“Distrust compassion; prefer dignity for yourself and others.”
I have been chewing on this sentence from my last post. During my stint at the UU church, a lot of energy was spent talking about compassion. This was a catch-all word, used to name classes, in the title of sermons, and battered about by the “higher ups”. I was never comfortable with this talk. But I always blamed it on my hard-ass Calvinist upbringing. My family was never very good at compassion. I heard a lot of “they get what they deserve” as a child, and this was sometimes applied to whole cultures as well. There was a hidden, racist undertone to my family’s attitude about the less fortunate. So I attributed my uncomfortableness with all this Compassionate Talk to learned behavior that I needed to overcome. Now I am not so sure if my unconscious assessment was correct. The sentence above has struck me. Hard. It reminded me of the discomfort I had and has caused me to tease out just what felt wrong about all the Compassionate Talk among the UUs.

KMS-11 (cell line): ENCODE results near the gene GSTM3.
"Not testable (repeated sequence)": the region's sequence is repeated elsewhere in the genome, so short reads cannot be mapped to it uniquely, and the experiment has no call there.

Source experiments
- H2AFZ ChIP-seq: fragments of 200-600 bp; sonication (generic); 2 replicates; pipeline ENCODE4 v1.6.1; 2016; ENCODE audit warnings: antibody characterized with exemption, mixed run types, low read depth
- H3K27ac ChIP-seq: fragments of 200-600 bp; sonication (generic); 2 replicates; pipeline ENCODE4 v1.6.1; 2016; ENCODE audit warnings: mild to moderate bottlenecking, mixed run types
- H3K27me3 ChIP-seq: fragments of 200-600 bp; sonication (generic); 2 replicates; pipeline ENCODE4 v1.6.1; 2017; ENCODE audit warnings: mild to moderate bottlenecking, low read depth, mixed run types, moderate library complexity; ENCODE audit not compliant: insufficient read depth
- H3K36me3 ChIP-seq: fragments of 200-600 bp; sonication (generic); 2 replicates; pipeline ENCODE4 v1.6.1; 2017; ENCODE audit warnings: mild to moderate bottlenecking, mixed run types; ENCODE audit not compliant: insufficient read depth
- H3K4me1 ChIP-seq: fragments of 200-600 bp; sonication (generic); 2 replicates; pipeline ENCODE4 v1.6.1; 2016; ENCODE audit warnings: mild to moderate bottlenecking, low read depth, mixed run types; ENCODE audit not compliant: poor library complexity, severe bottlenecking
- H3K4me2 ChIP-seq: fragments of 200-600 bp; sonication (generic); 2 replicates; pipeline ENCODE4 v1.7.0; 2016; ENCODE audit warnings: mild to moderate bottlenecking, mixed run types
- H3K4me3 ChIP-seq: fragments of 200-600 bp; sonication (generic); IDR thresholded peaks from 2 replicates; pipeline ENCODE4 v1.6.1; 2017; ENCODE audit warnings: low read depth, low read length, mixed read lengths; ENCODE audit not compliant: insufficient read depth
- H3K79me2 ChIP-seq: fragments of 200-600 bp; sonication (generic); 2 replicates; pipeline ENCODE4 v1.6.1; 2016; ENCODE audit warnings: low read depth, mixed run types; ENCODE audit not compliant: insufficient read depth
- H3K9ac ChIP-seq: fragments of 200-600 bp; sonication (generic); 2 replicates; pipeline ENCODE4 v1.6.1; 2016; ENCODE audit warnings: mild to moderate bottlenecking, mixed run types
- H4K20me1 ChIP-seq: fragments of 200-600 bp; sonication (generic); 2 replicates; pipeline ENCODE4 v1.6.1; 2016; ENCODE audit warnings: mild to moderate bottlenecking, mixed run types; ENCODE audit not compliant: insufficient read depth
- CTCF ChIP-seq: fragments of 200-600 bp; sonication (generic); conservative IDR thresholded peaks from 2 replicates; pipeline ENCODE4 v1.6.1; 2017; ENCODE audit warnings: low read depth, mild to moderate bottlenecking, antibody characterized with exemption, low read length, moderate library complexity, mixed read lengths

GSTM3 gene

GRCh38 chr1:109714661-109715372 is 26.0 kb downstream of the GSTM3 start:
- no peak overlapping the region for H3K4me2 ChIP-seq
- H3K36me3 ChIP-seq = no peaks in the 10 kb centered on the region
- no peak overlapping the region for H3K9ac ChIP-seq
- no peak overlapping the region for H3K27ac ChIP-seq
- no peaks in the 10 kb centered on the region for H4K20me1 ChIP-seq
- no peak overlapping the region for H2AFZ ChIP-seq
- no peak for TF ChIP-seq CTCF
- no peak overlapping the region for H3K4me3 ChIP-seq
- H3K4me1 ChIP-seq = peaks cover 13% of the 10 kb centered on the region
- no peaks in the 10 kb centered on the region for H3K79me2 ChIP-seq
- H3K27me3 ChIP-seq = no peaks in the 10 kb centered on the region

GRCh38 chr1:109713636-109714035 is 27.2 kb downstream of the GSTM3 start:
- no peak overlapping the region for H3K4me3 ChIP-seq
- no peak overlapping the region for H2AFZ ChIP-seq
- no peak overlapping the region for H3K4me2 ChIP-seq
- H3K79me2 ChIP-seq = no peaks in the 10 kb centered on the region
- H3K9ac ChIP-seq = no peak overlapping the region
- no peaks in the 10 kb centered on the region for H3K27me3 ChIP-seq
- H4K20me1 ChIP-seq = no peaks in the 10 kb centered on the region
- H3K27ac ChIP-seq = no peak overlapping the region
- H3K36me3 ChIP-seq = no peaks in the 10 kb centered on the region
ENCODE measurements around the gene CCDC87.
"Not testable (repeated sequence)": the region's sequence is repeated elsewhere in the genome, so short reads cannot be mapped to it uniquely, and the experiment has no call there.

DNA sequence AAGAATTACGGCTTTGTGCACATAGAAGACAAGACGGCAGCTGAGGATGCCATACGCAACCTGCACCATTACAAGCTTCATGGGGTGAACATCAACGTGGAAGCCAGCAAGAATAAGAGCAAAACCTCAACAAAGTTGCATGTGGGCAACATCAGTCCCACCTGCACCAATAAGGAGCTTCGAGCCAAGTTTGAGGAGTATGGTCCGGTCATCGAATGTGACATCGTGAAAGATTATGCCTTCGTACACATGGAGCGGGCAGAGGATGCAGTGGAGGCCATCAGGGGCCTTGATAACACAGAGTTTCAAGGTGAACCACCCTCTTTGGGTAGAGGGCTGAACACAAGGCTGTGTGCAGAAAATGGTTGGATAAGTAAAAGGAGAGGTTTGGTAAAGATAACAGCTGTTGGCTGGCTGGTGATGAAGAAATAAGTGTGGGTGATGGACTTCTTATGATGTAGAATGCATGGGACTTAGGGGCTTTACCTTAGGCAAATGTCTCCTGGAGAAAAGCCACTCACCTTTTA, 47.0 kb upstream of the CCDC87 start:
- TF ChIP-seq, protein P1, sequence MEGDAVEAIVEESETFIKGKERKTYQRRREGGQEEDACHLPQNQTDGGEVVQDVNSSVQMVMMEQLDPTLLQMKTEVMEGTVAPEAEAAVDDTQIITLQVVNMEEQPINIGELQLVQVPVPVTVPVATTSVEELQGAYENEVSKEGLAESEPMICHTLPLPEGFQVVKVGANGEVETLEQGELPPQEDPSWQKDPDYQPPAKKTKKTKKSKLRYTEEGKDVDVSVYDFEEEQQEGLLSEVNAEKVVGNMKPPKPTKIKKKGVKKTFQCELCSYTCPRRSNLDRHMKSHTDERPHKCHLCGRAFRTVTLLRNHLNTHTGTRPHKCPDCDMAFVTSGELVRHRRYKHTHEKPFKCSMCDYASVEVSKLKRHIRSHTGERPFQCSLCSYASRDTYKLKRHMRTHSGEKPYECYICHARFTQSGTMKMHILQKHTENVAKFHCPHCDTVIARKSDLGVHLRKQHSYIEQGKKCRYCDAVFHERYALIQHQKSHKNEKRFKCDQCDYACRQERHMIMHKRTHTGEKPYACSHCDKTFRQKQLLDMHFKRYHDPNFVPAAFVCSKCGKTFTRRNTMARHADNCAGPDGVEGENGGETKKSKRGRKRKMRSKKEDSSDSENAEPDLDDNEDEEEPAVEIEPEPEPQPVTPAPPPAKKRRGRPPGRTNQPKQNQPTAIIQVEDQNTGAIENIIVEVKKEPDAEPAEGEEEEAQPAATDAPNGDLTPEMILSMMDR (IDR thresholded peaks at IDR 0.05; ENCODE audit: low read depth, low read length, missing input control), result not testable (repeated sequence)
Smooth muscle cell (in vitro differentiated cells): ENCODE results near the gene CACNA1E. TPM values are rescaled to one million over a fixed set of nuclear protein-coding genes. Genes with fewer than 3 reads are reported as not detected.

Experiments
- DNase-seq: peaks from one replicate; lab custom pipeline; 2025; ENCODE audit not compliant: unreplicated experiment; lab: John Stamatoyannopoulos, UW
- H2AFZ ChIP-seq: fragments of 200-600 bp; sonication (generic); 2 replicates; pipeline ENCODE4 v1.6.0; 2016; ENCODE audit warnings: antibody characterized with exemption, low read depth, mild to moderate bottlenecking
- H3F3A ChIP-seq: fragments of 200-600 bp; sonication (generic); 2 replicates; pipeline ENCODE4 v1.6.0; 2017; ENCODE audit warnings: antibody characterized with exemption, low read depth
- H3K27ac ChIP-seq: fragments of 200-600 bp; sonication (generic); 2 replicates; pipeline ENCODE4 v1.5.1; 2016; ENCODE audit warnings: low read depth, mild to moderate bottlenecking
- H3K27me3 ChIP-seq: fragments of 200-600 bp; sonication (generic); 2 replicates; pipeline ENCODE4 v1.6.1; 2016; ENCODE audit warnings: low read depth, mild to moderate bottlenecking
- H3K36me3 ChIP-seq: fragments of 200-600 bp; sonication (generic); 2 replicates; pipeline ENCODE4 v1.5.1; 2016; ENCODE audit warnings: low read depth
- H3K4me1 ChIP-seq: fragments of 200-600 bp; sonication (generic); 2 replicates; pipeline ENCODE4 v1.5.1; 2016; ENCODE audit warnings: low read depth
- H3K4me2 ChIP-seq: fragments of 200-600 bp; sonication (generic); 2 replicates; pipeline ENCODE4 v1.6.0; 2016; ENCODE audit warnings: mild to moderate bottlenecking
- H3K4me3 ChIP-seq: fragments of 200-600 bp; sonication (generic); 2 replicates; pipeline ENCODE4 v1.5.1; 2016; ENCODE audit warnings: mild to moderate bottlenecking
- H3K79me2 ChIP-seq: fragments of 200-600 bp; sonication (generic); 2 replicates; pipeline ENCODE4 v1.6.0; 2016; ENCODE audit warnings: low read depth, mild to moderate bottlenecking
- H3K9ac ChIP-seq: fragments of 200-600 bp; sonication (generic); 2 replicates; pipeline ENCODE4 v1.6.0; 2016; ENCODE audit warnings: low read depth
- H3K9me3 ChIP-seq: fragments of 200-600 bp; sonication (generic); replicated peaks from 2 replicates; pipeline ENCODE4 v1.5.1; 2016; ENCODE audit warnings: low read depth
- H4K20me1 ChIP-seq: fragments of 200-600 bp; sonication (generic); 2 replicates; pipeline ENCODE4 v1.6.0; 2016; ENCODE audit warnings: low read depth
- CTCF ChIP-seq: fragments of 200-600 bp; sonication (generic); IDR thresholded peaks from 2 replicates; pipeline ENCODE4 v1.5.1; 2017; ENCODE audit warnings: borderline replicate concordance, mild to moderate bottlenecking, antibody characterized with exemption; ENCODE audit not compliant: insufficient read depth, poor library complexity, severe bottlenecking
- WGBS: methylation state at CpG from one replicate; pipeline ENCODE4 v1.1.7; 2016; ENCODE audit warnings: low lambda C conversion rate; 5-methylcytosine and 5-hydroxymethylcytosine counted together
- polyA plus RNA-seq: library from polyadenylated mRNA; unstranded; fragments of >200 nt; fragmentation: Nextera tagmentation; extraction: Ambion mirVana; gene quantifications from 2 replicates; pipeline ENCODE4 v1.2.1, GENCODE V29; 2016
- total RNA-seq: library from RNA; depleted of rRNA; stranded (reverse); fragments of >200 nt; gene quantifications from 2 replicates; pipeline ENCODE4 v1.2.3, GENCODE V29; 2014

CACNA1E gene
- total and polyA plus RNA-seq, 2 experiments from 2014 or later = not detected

I find compassion contains an implication of power. Webster’s defines it as ‘sympathetic consciousness of others’ distress together with a desire to alleviate it (synonym- pity)’. This sounds fine on the surface, but then you get to the parentheses. PITY. There is no dignity in pity. No one wants to be pitied, for the receiver of pity feels shame. So let’s take this one step further. I have compassion for you; I pity you. You, deserving of compassion, feel shame for your circumstance. I have caused you to feel shame. Where is the dignity in that? A more noble approach would be to do as Hitchens says, “prefer dignity for yourself and others.” Work for the betterment of all, yes, but in gratitude and without the implication that your situation is so much greater.
I ended up having to cut and paste this last paragraph right into Facebook. Didn’t really want to do that, but…